Device-Led IT can be restrictive for users and risky for business.
What is Device-Led IT?
You might not have heard of the term “Device-Led IT” before, but you’ll almost certainly know what it is.
Device-Led IT is a new term coined to summarise today’s popular IT model, a model where users’ desktops, applications and files are stored on the end user’s device, meaning all of the computer processing happens on the end user’s device too.
A simple Device-Led IT setup
Desktop, files and apps stored on device.
Files and apps often also stored on servers.
If you’ve ever used a standalone laptop running Microsoft Windows or macOC, you’ve experienced Device-Led IT.
Why does Device-Led IT need a term anyway?
If Device-Led IT is simply computing as we all know it, you might ask, why does it need a name?
Well, when something new comes along, something different, you need to distinguish the two.
As complexity in IT has risen – from the growth of the Internet, cyber threats and changing user requirements – and as new technologies have come along, new models of operating IT have become possible. And perhaps more feasible, as this article touches upon below.
Three reasons why the Device-Led IT model is aging
Device-Led IT will probably never die. But, the fact of the matter is, it’s an IT model that was conceived in a world without the Internet.
It has evolved greatly with the advent of the Internet – of that there’s no doubt – but if you were to ‘reset’ corporate IT today, there are strong reasons why it’d make sense to use a different model.
Principally, there are three key reasons why Device-Led IT doesn’t make sense in today’s corporate environment:
Reason #1: Device-Led IT has unnecessary restrictions for end users
By its very nature, Device-Led IT requires a user to be with their primary work device at all times, and often restricted to the corporate office, for any work to be completed. In other words, if you don’t have your work computer with you, and it’s not in the right place, work isn’t going to happen.
For some workers, it’s not always feasible to have their primary work device with them at all times. And, for many, there’s always the odd unforeseen situation when a user can’t get to their device.
But think also about any office-based worker that can’t make it into the office on a given day for unexpected childcare reasons, weather-related difficulties or illness. Or just time lost at an off-site meeting.
No matter what the situation; in a given year, the inability for employees to access the right technology at the right time is valuable time wasted – time usually totally unaccounted for and taken as a given. In some industries, that time wasted could incur significant costs due to lost opportunities.
No more user restrictions?
Reason #2: Device-Led IT poses unnecessary compliance risks for organisations
If a user stores files and data on their device, it’s more vulnerable to unauthorised access from external attackers. It also increases the likelihood of file duplication, as files get shared from one employee to the next, in the outboxes and inboxes of email systems, then stored locally on the new device. That one instance would create three unnecessary additional copies of a file. Which makes the file three times more likely to get into the wrong hands.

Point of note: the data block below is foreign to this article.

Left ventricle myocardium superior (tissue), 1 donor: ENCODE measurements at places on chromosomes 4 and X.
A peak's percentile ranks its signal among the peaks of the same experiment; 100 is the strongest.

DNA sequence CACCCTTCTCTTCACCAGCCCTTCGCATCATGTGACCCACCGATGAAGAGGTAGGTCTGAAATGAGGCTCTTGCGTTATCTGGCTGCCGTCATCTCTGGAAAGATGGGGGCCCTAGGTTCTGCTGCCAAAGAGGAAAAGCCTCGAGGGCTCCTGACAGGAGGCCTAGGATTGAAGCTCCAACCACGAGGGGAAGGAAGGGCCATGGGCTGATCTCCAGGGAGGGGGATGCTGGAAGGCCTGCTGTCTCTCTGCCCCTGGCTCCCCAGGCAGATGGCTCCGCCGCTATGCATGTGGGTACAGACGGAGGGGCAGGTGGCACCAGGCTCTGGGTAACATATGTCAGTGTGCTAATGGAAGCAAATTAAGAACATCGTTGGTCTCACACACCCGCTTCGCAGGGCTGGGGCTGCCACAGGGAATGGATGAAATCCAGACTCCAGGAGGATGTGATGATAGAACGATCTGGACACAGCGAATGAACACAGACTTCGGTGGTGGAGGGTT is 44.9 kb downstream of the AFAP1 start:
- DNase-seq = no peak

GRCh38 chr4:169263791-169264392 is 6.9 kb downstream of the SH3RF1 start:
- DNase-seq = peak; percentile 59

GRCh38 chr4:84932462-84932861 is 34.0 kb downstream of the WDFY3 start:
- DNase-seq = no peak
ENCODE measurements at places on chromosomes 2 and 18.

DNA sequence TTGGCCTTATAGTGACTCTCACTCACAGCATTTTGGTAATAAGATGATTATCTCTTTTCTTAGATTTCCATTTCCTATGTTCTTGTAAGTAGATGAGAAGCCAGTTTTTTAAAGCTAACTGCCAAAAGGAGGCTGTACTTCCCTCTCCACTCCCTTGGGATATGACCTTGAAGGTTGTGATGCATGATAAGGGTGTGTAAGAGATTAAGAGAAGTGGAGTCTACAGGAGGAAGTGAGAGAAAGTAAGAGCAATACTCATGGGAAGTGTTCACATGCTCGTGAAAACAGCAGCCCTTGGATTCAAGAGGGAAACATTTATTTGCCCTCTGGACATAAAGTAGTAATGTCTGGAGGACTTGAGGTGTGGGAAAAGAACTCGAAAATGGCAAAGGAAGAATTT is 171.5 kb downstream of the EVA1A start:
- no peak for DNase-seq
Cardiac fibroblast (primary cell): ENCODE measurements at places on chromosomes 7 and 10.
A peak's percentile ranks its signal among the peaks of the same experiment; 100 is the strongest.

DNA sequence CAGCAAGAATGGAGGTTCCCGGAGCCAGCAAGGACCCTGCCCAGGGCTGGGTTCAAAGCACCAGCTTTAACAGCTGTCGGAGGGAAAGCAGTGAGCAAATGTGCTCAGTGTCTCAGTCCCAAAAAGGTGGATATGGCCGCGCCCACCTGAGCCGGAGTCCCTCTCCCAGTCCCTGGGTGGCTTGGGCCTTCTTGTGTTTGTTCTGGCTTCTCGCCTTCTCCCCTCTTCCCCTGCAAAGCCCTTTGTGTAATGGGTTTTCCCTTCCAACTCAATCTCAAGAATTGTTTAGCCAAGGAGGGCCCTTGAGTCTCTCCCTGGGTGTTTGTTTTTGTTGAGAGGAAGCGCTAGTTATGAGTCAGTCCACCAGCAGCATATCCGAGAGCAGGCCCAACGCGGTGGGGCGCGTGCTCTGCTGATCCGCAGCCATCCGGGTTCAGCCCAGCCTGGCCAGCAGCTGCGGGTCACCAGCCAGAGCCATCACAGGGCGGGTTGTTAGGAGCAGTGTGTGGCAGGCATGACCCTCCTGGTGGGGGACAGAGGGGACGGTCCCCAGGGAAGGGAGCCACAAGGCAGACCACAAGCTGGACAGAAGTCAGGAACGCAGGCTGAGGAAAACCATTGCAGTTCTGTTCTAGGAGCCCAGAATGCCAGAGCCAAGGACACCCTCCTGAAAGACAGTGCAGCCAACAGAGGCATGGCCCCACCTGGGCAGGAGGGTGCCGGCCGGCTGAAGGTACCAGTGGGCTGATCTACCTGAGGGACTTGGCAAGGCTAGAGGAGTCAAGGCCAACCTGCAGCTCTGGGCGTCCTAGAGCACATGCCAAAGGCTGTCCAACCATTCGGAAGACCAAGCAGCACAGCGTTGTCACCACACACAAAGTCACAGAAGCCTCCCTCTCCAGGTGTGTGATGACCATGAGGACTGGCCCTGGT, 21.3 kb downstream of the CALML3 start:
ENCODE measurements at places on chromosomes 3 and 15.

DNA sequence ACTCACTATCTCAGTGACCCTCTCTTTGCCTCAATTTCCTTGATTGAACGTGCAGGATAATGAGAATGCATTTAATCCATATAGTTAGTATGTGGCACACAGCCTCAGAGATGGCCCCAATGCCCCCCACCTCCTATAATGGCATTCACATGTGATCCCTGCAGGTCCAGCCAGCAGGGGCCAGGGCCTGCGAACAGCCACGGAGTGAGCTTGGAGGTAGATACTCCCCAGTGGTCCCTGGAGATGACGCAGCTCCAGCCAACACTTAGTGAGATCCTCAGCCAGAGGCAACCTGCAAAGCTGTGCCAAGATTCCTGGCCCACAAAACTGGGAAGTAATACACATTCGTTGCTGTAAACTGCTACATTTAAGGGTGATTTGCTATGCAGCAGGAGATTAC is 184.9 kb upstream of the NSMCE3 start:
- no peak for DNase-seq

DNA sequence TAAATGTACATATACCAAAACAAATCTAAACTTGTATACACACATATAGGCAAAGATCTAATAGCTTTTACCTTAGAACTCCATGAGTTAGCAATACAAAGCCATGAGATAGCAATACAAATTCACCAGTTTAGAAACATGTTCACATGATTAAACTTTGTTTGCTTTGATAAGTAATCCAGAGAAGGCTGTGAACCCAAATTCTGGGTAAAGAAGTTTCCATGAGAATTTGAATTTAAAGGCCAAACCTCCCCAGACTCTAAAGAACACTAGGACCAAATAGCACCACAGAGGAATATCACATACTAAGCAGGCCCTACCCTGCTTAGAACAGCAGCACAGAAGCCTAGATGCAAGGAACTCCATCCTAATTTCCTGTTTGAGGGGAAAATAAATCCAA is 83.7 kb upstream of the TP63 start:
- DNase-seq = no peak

Desktop 365’s delivery partner, Atlas Cloud, conducted end user research and found that two-thirds of office workers store work files on their devices, despite having the option to store files more securely on the office network. In other words, people are lazy and do what’s quickest. Which isn’t good for compliance-conscious organisations.
Device-Led IT also makes it easy for employees to share files externally without (initial) notice, which is something disgruntled employees are becoming known for – like this former Morrisions employee.
Eradicating compliance risks?
Reason #3: Device-Led IT scales inefficiently, costing growing (and shrinking) organisations
Device-Led IT usually requires high-cost end user devices and on-premise servers with unused capacity.
Every time a business expands and hires a new employee, a new high-cost device is purchased and additional capacity is required on corporate servers. Server capacity is purchased in chunks as new hardware typically serves 10s or 100s or users. Therefore, at some point, an organisation hits its capacity and has no choice to invest in another server, typically with the three-year lifespan, to serve only the additional employees at that time – which could just be one employee.
The company is then locked into that investment for the next three years, no matter whether the company continues to expand or even shrinks in employee size. That makes budgeting a problem, especially in industries that operate seasonal peaks.
Always 100% utilisation?
A new IT model? Introducing IT.
Server-Led IT is, to some extent, the opposite of Device-Led IT.
It might sound like a small difference, but the effect is profound – eliminating all of the Device-Led risks and restrictions discussed above and unlocking a host of previously unimaginable benefits.
Desktop 365, is an all-in-one Server-Led IT implementation that uses Citrix and Microsoft technology, delivered by award-winning MSP Atlas Cloud.